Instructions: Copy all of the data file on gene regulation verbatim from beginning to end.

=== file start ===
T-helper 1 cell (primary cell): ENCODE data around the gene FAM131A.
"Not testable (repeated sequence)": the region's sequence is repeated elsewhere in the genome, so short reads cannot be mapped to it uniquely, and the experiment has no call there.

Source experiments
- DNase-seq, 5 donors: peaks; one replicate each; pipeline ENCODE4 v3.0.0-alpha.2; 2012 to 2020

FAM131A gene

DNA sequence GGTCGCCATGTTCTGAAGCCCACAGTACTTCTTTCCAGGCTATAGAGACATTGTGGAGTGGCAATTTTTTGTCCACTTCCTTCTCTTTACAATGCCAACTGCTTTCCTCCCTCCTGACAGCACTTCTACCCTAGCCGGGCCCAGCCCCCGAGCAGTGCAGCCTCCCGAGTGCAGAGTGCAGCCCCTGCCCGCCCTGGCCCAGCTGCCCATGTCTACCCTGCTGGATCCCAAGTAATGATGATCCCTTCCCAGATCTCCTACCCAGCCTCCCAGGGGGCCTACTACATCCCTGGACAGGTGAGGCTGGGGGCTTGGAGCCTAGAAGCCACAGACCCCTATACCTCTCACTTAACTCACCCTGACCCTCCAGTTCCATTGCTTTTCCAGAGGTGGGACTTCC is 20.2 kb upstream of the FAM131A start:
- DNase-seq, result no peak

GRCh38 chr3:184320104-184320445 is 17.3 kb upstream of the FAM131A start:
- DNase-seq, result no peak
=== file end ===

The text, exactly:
T-helper 1 cell (primary cell): ENCODE data around the gene FAM131A.
"Not testable (repeated sequence)": the region's sequence is repeated elsewhere in the genome, so short reads cannot be mapped to it uniquely, and the experiment has no call there.

Source experiments
- DNase-seq, 5 donors: peaks; one replicate each; pipeline ENCODE4 v3.0.0-alpha.2; 2012 to 2020

FAM131A gene

DNA sequence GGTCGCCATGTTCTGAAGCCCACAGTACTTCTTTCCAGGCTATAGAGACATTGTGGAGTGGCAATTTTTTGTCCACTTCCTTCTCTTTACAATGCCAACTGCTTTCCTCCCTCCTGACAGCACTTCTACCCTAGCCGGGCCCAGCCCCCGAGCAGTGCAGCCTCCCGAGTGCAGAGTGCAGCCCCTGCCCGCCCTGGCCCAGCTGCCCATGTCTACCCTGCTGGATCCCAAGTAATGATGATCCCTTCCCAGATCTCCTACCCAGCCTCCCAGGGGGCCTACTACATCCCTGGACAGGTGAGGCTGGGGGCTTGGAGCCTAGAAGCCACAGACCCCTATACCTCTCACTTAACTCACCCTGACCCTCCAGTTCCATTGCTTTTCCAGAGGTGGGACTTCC is 20.2 kb upstream of the FAM131A start:
- DNase-seq, result no peak

GRCh38 chr3:184320104-184320445 is 17.3 kb upstream of the FAM131A start:
- DNase-seq, result no peak